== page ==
After the fields for all modified symbol entries in the address hook table have been populated, the hot patch generator creates a new address hook table source file in which to embed the contents of the table. It then compiles all of the patch source files and the address hook table source file to generate a second intermediate patch object file, PATCH_SECOND.O (244). Finally, the generator links PATCH_SECOND.O with the running ELF to produce a hot patch (246). As part of this final step in the generation process, the address hook table may be linked to patch management module 50 in the running ELF for IDS 20, which uses the address hook table to modify the running ELF in main memory 48 of IDS 20 to redirect the function call chain to the modified symbols. Memory space in the running ELF of IDS 20 has been reserved for the address hook table so that, in the event a patch is loaded, the running ELF can access the address hook table directly.

FIG. 4A is a block diagram illustrating a very simple, exemplary memory map for main memory 48 of the IDS 20 of FIG. 2. The memory map is populated when IDS 20 loads the running ELF file from memory store 46, e.g., at an initial booting of the device. The memory map contains global data members GLOBAL_DATA1, GLOBAL_DATA2, and GLOBAL_DATA3, in addition to FUNCTION_A, FUNCTION_B, and FUNCTION_C. Hot patch reserve 311 is memory space specially reserved for future hot patches. Memory space 312 typically contains data sections for the running ELF, while hot patch data reserve 313 is reserved as the data section for the hot patch. The remaining memory 314 will typically be used for the stack, the heap, and other purposes.

FIG. 4B is a block diagram of an exemplary hot patch, generated by the process illustrated in FIGS. 3A-3B, for the running ELF represented in the memory map of FIG. 4A. In this example, as a consequence of a vulnerability fix for the firmware of IDS 20, GLOBAL_DATA3, FUNCTION_B, and FUNCTION_C were modified in the source code for the running ELF. The hot patch therefore contains GLOBAL_DATA3_PATCH, FUNCTION_B_PATCH, and FUNCTION_C_PATCH, as well as address hook table 322 and function hook table 324.

GLOBAL_DATA3_PATCH may contain a value that represents an address for another variable or function, a data member initializer, or some other value. FUNCTION_B_PATCH and FUNCTION_C_PATCH are modified functions for FUNCTION_B and FUNCTION_C, respectively. The patch functions comprise instructions that do not include the one or more vulnerabilities of IDS 20 posed by the original functions.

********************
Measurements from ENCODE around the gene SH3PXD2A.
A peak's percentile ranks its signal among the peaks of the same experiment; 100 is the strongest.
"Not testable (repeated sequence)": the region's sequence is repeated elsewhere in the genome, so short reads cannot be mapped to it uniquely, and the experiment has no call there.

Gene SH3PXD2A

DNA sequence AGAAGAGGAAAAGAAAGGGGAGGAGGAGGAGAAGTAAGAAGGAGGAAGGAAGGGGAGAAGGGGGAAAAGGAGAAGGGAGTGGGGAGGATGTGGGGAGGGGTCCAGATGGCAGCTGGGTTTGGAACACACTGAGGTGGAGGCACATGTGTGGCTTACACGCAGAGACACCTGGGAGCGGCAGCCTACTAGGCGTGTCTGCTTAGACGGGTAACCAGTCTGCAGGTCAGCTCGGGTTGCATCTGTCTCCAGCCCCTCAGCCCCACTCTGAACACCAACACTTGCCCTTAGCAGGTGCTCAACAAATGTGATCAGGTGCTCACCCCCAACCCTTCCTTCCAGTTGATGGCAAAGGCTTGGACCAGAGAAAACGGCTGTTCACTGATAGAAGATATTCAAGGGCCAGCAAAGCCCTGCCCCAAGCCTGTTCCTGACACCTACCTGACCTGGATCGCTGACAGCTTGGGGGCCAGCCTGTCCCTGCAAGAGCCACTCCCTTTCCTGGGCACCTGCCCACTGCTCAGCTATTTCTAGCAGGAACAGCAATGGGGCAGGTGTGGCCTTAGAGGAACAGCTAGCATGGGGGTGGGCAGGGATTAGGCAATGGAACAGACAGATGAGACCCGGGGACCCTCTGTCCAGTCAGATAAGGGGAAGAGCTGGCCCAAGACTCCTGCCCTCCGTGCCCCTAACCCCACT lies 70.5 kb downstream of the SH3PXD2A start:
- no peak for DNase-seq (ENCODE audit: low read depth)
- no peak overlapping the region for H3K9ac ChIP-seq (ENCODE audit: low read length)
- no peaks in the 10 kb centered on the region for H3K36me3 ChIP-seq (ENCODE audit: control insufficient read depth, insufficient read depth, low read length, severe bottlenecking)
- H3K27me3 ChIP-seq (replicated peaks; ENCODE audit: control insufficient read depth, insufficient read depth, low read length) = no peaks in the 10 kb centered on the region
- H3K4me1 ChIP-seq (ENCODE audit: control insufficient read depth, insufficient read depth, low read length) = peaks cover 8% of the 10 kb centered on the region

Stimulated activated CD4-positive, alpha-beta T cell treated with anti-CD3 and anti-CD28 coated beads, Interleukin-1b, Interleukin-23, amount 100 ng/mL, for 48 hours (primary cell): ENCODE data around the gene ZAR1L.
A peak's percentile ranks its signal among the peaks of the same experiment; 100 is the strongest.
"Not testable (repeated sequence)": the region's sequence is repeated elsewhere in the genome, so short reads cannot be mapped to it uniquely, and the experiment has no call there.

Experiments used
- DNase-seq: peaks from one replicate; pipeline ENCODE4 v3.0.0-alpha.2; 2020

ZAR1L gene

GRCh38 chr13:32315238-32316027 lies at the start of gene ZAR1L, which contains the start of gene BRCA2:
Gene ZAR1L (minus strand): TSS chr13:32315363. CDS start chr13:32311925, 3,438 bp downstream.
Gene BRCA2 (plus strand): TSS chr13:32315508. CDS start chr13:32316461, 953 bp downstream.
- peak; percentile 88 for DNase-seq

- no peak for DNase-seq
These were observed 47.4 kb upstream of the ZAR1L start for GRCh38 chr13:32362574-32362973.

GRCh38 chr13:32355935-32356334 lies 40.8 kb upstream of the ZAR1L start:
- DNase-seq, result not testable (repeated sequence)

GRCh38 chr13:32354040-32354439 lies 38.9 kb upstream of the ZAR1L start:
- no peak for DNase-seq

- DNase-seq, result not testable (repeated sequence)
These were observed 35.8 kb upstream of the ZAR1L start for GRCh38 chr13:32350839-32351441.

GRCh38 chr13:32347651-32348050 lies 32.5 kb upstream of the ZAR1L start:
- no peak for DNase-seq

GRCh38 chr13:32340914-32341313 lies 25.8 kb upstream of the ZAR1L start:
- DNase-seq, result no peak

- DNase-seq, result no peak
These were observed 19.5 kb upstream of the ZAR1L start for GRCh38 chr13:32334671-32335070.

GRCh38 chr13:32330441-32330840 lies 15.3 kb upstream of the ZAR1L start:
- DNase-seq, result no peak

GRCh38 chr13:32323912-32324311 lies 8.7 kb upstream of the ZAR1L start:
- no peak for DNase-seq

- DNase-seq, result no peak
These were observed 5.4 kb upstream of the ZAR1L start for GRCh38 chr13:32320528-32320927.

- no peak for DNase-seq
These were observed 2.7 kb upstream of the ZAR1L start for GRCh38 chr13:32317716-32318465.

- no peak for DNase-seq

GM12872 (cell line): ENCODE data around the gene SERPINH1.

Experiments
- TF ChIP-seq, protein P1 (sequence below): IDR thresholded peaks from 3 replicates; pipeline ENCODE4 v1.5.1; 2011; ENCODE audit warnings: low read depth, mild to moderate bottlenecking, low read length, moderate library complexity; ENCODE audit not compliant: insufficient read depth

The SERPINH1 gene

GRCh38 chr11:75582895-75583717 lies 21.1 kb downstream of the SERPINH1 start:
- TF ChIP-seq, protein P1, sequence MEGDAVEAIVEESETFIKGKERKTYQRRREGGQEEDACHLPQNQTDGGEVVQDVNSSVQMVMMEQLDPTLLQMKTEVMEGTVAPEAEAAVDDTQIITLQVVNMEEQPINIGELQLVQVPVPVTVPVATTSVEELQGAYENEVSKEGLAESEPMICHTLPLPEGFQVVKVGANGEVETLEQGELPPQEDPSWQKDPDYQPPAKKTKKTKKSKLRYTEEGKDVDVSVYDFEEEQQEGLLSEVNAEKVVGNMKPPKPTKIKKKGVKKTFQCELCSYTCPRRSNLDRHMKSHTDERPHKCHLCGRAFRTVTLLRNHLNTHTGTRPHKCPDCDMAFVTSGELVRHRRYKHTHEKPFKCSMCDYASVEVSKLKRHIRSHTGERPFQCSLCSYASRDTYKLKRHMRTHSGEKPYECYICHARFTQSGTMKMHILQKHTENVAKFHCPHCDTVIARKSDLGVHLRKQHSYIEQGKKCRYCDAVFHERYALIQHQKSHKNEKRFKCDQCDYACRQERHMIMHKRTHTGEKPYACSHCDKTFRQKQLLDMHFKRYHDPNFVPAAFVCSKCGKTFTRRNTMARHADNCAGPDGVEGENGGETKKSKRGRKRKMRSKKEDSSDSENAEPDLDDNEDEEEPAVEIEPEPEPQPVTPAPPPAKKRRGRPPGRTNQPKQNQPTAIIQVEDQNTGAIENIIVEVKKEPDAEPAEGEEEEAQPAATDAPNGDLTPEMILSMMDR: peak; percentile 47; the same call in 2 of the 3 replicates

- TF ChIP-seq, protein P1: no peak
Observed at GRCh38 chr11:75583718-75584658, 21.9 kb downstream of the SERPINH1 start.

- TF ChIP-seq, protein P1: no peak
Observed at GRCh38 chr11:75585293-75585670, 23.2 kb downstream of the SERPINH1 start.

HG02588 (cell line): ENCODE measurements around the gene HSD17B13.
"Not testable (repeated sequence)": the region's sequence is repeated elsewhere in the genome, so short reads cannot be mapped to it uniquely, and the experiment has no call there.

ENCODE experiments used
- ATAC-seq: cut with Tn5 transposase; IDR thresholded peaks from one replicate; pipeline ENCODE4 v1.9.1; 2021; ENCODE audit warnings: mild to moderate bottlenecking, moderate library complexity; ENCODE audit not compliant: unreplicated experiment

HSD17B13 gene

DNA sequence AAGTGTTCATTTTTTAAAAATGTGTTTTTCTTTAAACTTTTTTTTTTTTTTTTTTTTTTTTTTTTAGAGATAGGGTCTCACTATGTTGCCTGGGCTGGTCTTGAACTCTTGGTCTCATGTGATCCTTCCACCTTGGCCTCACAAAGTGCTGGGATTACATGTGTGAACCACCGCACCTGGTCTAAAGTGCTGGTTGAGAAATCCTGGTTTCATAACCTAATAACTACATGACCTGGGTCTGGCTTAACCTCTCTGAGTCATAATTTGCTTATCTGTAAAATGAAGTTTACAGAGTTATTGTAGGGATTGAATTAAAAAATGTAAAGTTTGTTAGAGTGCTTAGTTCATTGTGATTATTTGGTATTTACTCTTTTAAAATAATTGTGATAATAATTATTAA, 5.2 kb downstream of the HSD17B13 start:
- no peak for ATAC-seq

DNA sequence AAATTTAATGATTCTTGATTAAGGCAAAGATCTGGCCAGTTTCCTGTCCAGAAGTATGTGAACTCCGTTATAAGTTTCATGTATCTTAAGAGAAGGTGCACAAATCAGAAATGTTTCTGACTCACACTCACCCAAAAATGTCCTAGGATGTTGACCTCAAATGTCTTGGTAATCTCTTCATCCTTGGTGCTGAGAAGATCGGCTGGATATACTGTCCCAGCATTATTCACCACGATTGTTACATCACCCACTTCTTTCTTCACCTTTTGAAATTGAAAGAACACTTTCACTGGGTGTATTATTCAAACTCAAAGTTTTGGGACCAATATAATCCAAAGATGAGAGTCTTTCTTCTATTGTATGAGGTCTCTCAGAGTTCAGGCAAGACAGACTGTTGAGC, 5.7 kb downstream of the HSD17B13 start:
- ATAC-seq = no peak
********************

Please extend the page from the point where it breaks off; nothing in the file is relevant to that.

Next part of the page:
Function hook table 324 is a data structure comprising a list of hooks (or pointers) to custodial functions in the hot patch of FIG. 4B. As explained in detail below, patch management module 50 may use the hooks in the table to invoke these functions in order to deallocate memory, unload device drivers, or perform other services, during or after a patch roll-back.

FIG. 5A is a block diagram illustrating, in detail, the address hook table 322 of FIG. 4B. The address hook table contains entries for each of the symbols in the memory map illustrated by FIG. 4A that are to be modified using the hot patch of FIG. 4B. For example, there is an entry for FUNCTION_B, which corresponds to the FUNCTION_B_PATCH in the hot patch of FIG. 4B. Entries for each symbol comprise four fields: address, end address, original code, and new code. Each field may comprise one or more bytes of data or code. The address field refers to the location of the unmodified symbol in the memory map of FIG. 4A. For instance, the address field for the FUNCTION_B entry in address hook table 322 has a value of 0x0B14, which corresponds to the location of FUNCTION_B in the memory map. The end address field refers to the location of the last instruction or portion of a data region for the unmodified symbol.

The original code field contains the data value, address, or instruction at the address value for the memory map contained in the address field. In some embodiments, the original code field may contain more than one instruction. For object symbols, the value of the original code field is generally a data value or address. For function symbols, the field typically contains the first instruction of a function. As shown in address hook table 322, the original code field entry for FUNCTION_B contains an abstract representation of the first instruction for FUNCTION_B, located at address 0x0B14.